Biography written by Justin McCulloch
Claude Joseph Sauthier was a surveyor in the British Army during the American Revolution. He was born on November 10, 1736, in Strasbourg, on the Franco-German border, to Joseph Philippe, a saddler, and Barbe Primat Sauthier. Early in his life, Sauthier took an interest in surveying and draftsmanship. By the time he was twenty-three years old, Sauthier had completed one of the most impressive surveys of Alsace, assisted by Cassini De Thury, a French intellectual who revolutionized mapmaking in the region with his innovation of triangulation. In the mid-1760s, Sauthier arrived in North Carolina on a royal commission from the British Crown to survey and map the colony, where he worked under the eighth royal governor of Virginia, Lord William Tryon. During his tenure in the North Carolina colony, Sauthier completed twelve detailed maps of different localities.
The most famous of these maps was the 1769 map of New Bern, which served as the seat of the royal government in North Carolina. This map, entitled A Plan of the Town of New Bern in Craven County North Carolina, depicts a detailed view of the colonial capital, complete with labeled roads, natural features, and the governor’s palace at the southern center, above the banks of the Trent River. The cartouche lists the important landmarks and their corresponding letters, including the wharfs (G) in the east and south, a church (A) in between Tryon Palace (B) and the eastern wharves (G), and the “Tann Yard” (E) just west of the Neuse River. The most prominent detail in the map is Tryon Palace, the royal governor’s private residence, which was completed with a prominent “Flag Staff” and featured a garden in the northern part of the property bisected by a walkway or a wall.
By the spring of 1770, Sauthier had completed several other maps and surveys of North Carolina towns, including Hillsborough, Bath, Brunswick, and Edenton. Sauthier’s work was recognized in a 1771 letter to the North Carolina House of Assembly, where Tryon praised Sauthier’s recent survey of the Granville District as being “attended [to] with much Fatigue and Expence of Travelling, as well as a considerable length of Time in performing those Services.” Tryon, impressed with “the Ingenuity of the Gentleman,” was pleased to “recommend Him [Sauthier] to Your [the assembly’s] Liberality.” Lord Tryon was so pleased with Sauthier’s work that, when he was appointed Governor of New York later that year, he brought Sauthier with him.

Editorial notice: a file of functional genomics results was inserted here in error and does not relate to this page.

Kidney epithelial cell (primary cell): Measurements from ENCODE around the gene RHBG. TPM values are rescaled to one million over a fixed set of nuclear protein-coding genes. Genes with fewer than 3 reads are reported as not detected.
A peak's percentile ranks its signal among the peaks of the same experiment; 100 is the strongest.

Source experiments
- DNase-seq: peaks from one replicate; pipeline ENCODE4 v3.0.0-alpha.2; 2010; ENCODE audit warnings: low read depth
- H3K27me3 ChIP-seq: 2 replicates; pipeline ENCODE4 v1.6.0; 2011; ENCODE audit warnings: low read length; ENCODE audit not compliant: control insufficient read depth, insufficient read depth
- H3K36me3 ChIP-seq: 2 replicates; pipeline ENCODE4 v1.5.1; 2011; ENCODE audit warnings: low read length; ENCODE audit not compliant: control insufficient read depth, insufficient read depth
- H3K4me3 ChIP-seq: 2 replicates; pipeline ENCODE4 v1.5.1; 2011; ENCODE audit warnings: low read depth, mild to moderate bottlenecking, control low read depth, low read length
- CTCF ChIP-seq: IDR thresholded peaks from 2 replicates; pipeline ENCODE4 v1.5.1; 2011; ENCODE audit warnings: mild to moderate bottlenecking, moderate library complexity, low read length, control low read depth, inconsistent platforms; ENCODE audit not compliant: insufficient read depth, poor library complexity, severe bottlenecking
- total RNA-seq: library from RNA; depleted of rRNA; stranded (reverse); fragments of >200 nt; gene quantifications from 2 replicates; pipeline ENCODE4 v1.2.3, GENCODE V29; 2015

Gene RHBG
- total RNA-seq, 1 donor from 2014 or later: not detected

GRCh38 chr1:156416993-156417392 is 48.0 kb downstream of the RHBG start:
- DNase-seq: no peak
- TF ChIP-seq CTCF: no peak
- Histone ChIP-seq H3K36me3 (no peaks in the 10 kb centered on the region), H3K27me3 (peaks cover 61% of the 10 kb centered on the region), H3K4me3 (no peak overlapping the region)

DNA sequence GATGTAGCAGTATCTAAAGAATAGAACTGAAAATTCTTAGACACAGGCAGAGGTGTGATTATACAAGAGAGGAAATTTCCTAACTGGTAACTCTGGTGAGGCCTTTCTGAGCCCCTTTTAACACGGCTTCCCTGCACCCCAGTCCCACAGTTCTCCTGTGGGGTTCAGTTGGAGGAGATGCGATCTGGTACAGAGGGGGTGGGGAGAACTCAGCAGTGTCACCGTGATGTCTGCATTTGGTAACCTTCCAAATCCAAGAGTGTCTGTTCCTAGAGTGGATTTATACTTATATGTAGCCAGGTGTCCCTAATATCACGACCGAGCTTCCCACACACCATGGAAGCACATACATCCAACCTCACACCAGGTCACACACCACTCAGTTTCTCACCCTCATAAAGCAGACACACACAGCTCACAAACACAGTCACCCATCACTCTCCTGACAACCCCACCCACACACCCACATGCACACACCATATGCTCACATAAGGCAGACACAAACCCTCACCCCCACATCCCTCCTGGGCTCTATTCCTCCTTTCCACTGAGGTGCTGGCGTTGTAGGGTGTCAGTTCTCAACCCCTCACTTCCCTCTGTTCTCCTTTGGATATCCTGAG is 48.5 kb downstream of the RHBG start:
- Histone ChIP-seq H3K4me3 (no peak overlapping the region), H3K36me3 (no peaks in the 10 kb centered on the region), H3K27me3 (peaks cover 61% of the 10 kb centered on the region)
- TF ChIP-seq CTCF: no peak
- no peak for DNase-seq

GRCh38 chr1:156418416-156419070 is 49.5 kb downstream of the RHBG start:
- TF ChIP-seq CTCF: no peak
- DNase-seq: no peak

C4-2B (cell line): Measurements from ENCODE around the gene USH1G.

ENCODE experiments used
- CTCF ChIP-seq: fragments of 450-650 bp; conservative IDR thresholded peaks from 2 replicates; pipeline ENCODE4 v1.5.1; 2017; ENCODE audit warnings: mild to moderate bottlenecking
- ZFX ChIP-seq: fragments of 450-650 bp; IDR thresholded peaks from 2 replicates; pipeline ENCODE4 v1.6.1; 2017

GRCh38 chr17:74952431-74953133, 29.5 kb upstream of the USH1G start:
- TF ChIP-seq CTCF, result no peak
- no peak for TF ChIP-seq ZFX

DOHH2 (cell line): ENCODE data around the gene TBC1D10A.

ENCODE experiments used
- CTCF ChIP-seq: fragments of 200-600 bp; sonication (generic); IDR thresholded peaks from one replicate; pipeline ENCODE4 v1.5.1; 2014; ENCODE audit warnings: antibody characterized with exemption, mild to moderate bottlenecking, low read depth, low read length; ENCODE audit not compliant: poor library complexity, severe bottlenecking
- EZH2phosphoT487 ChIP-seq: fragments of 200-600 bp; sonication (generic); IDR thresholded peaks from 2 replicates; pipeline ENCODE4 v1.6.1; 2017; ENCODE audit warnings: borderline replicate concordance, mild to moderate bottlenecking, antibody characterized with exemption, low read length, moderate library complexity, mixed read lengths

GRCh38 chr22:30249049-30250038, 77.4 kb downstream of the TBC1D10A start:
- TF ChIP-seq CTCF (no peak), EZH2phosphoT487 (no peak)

In New York, Sauthier became a prominent surveyor for Lord Governor Tryon, conducting several surveys of the colony and New York City. The best known of these was his 1776 map of the New York province. The topographical survey depicted the administrative boundaries of New York in relation to the Long Island Sound, New Jersey, Quebec, and the land holdings of the Six Nations of the Iroquois Confederacy. The map was published by William Faden in his North American Atlas (1777).
As the War for Independence spread across North America, Sauthier’s royal benefactors called upon him to join the British war effort against the continental rebellion. With his history of publishing detailed maps, Sauthier became one of the most important mapmakers in the Americas. In the early years of the war, Sauthier found himself in the employ of Earl Percy, an officer under the command of British General William Howe. While General Howe and Lord Percy fought the campaign in New York, Sauthier chronicled the feats and strategy of the British troops. In September 1776, Howe captured Manhattan from General George Washington’s troops, who retreated from the city. Sauthier illustrated this event in a map entitled A Plan of The Operations of The King's Army under the Command of General Sir William Howe, K.B. In New York And East New Jersey, against the American Forces Commanded by General Washington. The detailed map includes the forts, embrasures, and ramparts that Washington used to defend the city; also depicted was the damage caused by the large fire of September 21. Map scholar William Cumming considers it “the most important example of the maps developed from the Ratzer Plan” — the standard portrayal of New York in the 1770s.
Sauthier worked alongside Earl Percy for the rest of the general’s service in the war. On November 16, 1776, when the British under Percy attacked Fort Washington, it was Sauthier who surveyed the field and constructed the battle map of the Continental fortification on the Hudson River. Scholars contend that William Faden’s engraving of the map was one of the most accurate and beautiful maps of northern New York Island. Later in 1776, Sauthier accompanied Percy to Newport, Rhode Island, where British General Henry Clinton had captured the key maritime post. These early days of occupation were captured in Sauthier’s Plan of the Town of New Port with its Environs, Survey’d by the Order of His Excellency the Right Honourable Earl Percy Lieutenant General Commanding his Majesty’s Forces on Rhode Island (1777). The map features detailed illustration of the harbor that was utilized by the British, old homes, and plots of farmland.
Percy soon fell out of favor with General Howe in 1777 over a command dispute. He left North America in May 1777, bringing Sauthier with him as a personal secretary. In this capacity, Sauthier crafted numerous estate maps for Percy after the latter ascended to the dukedom of Northumberland. Sauthier eventually returned to France, where he died in 1802 at the age of sixty-six.